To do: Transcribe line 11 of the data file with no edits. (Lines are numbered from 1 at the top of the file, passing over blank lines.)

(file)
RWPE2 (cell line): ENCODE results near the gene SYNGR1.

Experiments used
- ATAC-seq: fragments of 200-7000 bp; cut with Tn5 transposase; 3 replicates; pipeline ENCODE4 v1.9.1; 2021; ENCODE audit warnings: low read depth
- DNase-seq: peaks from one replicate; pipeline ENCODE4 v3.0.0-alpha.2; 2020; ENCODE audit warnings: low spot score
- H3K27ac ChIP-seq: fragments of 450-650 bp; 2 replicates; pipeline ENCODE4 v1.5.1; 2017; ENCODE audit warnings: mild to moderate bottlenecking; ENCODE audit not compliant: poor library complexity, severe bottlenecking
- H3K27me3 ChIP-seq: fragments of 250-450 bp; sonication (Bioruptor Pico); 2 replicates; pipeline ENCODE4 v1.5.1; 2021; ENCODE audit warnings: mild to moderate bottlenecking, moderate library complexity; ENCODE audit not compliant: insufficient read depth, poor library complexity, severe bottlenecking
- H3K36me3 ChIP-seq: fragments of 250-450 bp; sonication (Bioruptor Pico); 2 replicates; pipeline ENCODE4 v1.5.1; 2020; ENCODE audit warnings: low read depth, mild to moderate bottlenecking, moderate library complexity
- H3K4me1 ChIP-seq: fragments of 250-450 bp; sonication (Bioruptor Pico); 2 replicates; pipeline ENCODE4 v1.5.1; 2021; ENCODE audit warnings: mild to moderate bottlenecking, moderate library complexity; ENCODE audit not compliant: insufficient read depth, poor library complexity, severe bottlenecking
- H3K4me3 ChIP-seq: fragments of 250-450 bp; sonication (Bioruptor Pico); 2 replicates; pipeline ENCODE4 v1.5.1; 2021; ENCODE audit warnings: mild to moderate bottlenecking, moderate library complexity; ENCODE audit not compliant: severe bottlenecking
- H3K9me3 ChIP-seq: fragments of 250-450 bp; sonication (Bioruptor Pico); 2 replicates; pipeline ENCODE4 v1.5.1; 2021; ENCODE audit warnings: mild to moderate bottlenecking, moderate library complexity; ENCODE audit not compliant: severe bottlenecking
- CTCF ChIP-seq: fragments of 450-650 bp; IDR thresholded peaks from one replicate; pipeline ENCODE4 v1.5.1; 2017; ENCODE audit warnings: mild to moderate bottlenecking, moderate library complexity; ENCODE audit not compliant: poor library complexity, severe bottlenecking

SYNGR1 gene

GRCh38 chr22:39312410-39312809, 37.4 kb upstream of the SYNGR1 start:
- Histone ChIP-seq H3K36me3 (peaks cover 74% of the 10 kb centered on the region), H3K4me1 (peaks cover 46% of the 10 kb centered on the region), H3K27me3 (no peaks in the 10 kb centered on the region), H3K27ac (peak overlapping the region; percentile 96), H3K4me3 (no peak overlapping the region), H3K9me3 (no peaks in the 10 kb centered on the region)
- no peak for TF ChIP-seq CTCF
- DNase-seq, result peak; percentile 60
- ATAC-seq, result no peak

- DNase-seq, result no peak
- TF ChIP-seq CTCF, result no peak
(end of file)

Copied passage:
- CTCF ChIP-seq: fragments of 450-650 bp; IDR thresholded peaks from one replicate; pipeline ENCODE4 v1.5.1; 2017; ENCODE audit warnings: mild to moderate bottlenecking, moderate library complexity; ENCODE audit not compliant: poor library complexity, severe bottlenecking